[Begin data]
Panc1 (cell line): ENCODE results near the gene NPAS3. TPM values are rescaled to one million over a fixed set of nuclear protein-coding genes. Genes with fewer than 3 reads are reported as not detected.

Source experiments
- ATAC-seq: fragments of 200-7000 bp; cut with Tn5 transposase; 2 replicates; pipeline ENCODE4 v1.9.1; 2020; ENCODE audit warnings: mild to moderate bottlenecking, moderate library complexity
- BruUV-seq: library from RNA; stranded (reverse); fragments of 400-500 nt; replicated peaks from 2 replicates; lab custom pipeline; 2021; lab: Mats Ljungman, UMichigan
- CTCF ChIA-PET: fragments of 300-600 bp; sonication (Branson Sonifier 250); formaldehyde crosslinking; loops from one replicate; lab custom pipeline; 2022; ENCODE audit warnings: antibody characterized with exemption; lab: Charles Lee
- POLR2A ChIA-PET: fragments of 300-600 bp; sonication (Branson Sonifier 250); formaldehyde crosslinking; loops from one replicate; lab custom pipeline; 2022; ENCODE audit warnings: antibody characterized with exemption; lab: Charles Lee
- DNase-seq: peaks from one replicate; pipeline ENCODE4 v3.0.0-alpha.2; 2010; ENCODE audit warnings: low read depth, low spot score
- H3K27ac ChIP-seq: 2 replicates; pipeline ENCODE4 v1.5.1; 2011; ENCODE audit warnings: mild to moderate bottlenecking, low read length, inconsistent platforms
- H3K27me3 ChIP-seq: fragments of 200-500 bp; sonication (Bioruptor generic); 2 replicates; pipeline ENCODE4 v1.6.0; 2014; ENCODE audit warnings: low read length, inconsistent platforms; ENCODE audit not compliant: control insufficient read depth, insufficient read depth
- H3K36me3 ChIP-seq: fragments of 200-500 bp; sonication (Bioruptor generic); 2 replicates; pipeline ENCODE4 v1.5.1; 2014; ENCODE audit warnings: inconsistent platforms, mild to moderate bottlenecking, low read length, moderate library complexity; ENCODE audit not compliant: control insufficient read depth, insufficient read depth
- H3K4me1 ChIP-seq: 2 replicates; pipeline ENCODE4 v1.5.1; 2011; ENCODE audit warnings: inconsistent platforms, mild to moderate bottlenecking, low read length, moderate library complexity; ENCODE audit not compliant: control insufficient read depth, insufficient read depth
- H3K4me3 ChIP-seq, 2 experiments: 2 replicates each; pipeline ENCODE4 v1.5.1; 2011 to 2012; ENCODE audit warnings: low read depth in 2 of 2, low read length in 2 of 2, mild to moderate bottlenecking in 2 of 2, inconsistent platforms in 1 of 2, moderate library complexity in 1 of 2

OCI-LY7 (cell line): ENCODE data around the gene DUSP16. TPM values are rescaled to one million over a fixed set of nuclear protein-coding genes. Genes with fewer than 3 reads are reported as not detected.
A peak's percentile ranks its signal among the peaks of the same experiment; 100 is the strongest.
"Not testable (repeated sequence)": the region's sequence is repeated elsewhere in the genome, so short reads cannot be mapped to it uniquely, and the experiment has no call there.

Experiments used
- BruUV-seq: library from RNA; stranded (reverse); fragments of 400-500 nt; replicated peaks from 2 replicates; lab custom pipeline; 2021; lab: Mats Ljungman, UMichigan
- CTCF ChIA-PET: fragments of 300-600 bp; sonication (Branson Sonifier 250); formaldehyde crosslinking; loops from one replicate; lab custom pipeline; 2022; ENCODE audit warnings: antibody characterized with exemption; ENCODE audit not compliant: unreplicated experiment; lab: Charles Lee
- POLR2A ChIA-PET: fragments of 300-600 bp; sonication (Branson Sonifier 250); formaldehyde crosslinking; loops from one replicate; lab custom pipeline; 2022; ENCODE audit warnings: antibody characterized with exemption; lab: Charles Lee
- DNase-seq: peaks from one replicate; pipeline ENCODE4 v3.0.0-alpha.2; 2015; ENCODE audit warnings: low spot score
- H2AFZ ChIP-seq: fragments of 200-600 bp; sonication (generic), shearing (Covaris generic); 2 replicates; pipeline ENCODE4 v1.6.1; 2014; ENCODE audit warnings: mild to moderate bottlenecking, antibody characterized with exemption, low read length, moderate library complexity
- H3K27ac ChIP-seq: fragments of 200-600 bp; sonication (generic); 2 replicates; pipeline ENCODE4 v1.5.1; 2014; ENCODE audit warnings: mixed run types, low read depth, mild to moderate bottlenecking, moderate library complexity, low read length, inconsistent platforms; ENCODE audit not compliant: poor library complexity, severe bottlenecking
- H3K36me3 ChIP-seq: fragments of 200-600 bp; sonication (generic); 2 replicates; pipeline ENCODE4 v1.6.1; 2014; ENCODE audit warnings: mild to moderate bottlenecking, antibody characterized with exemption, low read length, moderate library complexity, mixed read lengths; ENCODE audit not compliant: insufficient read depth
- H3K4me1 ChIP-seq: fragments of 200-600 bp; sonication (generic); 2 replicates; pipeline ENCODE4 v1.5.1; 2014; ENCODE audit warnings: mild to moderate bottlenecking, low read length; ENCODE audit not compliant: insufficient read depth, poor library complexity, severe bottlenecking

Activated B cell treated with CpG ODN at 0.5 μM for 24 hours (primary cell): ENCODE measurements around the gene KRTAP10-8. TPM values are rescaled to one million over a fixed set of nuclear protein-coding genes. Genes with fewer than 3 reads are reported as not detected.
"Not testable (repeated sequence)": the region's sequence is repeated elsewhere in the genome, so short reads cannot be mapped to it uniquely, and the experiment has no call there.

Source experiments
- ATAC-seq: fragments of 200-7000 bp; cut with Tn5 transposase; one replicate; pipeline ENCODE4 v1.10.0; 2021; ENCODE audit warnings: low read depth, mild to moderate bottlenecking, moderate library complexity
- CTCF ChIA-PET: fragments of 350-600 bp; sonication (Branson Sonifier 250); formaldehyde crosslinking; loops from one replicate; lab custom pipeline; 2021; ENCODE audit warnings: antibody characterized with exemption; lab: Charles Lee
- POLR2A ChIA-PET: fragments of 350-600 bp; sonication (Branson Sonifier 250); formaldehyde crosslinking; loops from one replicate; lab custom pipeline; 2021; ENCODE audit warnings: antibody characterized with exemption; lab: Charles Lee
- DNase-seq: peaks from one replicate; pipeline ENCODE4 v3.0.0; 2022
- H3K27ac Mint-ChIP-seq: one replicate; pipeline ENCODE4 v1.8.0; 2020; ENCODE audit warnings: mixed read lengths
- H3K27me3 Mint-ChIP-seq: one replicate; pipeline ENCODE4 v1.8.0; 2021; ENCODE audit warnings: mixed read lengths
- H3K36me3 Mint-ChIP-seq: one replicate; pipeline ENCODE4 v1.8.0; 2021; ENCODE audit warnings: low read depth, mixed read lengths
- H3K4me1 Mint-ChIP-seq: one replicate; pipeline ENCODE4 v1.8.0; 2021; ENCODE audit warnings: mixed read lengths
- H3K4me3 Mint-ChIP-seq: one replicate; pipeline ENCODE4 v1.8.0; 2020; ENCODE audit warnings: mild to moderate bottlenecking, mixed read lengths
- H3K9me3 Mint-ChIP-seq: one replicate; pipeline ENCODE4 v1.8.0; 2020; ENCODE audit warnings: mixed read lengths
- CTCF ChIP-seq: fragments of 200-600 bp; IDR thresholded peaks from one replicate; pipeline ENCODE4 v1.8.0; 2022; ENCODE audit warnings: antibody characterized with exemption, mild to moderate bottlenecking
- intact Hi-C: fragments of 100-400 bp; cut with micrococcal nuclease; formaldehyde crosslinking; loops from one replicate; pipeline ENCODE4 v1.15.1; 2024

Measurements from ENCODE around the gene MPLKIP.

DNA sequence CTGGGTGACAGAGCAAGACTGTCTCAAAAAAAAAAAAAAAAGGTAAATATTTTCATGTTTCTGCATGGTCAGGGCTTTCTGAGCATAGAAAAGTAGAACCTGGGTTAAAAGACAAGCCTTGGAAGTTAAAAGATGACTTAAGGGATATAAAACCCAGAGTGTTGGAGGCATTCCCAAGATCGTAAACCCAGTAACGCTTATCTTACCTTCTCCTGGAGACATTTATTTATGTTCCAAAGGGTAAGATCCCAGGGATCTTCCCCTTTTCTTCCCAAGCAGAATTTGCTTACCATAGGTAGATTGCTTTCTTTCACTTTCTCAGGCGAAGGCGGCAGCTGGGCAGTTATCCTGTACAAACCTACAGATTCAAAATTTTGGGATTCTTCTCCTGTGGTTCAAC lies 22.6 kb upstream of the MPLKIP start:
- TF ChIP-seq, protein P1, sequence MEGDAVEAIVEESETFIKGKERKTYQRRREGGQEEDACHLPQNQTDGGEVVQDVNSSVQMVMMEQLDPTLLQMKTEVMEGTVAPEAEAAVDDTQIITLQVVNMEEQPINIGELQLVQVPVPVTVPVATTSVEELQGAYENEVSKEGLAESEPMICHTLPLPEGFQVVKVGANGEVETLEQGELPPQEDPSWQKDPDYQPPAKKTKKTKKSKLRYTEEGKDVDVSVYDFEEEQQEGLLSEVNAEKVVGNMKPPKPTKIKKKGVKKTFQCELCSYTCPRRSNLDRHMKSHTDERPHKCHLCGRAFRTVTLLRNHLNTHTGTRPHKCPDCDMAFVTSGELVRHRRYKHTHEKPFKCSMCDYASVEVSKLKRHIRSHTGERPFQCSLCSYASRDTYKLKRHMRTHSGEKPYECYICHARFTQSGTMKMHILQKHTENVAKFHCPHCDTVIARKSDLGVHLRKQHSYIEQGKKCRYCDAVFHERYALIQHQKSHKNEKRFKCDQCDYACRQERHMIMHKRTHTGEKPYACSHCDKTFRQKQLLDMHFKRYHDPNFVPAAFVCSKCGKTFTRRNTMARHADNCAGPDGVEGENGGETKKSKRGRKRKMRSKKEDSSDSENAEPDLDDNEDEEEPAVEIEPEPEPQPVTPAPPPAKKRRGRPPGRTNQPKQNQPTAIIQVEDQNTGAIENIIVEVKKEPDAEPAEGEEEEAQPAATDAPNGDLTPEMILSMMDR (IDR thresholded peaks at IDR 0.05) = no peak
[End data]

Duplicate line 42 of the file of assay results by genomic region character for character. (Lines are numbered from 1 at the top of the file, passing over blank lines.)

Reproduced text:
- TF ChIP-seq, protein P1, sequence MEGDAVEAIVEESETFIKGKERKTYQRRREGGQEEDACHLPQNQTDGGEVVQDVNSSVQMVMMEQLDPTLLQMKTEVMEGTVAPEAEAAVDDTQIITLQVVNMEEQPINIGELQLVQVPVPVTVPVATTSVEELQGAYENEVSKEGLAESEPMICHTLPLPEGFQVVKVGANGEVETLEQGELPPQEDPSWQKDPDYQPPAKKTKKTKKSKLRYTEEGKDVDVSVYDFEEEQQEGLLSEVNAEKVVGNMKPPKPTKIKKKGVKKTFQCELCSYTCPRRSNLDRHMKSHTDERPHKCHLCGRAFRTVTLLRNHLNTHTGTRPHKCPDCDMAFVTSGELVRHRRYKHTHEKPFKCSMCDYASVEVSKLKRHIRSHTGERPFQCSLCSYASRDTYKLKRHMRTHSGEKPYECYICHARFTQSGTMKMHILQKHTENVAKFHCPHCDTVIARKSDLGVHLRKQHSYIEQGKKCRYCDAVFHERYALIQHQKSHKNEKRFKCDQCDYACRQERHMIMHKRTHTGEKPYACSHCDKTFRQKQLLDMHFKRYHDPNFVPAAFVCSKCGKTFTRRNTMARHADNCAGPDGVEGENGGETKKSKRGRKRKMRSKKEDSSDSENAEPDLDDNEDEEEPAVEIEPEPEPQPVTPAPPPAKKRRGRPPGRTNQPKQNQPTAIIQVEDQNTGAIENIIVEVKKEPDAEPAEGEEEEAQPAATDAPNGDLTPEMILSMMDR (IDR thresholded peaks at IDR 0.05) = no peak